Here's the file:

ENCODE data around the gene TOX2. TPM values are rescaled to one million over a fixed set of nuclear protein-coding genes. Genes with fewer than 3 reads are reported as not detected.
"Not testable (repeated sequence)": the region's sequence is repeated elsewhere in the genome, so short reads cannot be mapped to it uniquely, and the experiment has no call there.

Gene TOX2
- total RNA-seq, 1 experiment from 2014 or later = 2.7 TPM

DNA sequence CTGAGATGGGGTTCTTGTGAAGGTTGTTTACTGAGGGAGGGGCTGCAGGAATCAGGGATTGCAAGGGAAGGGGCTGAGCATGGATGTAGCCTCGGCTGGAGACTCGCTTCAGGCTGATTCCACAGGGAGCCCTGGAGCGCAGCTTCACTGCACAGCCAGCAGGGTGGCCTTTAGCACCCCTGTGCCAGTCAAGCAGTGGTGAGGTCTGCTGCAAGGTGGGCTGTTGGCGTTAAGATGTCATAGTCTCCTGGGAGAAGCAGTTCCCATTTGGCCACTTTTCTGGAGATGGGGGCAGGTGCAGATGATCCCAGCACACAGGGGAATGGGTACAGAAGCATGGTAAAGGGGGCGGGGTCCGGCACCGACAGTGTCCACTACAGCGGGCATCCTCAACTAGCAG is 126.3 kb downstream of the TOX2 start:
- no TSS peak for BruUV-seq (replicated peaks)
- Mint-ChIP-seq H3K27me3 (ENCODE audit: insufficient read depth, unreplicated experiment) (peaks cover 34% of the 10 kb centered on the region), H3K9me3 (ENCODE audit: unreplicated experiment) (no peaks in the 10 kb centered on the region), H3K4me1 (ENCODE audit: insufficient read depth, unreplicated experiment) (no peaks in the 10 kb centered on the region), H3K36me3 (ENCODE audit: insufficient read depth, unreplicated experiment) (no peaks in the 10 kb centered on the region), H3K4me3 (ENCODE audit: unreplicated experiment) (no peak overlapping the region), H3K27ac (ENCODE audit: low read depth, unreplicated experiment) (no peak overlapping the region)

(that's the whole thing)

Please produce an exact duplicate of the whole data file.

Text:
ENCODE data around the gene TOX2. TPM values are rescaled to one million over a fixed set of nuclear protein-coding genes. Genes with fewer than 3 reads are reported as not detected.
"Not testable (repeated sequence)": the region's sequence is repeated elsewhere in the genome, so short reads cannot be mapped to it uniquely, and the experiment has no call there.

Gene TOX2
- total RNA-seq, 1 experiment from 2014 or later = 2.7 TPM

DNA sequence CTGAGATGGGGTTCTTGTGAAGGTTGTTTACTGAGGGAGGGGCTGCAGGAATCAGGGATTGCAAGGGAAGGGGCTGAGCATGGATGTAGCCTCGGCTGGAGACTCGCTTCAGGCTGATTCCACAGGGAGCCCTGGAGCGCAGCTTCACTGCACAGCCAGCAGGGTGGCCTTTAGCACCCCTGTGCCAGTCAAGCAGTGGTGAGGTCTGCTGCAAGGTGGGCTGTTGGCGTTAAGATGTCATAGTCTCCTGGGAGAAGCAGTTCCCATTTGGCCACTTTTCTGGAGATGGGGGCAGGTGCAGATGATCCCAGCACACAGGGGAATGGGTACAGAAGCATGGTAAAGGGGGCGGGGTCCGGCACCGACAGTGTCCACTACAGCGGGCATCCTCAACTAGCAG is 126.3 kb downstream of the TOX2 start:
- no TSS peak for BruUV-seq (replicated peaks)
- Mint-ChIP-seq H3K27me3 (ENCODE audit: insufficient read depth, unreplicated experiment) (peaks cover 34% of the 10 kb centered on the region), H3K9me3 (ENCODE audit: unreplicated experiment) (no peaks in the 10 kb centered on the region), H3K4me1 (ENCODE audit: insufficient read depth, unreplicated experiment) (no peaks in the 10 kb centered on the region), H3K36me3 (ENCODE audit: insufficient read depth, unreplicated experiment) (no peaks in the 10 kb centered on the region), H3K4me3 (ENCODE audit: unreplicated experiment) (no peak overlapping the region), H3K27ac (ENCODE audit: low read depth, unreplicated experiment) (no peak overlapping the region)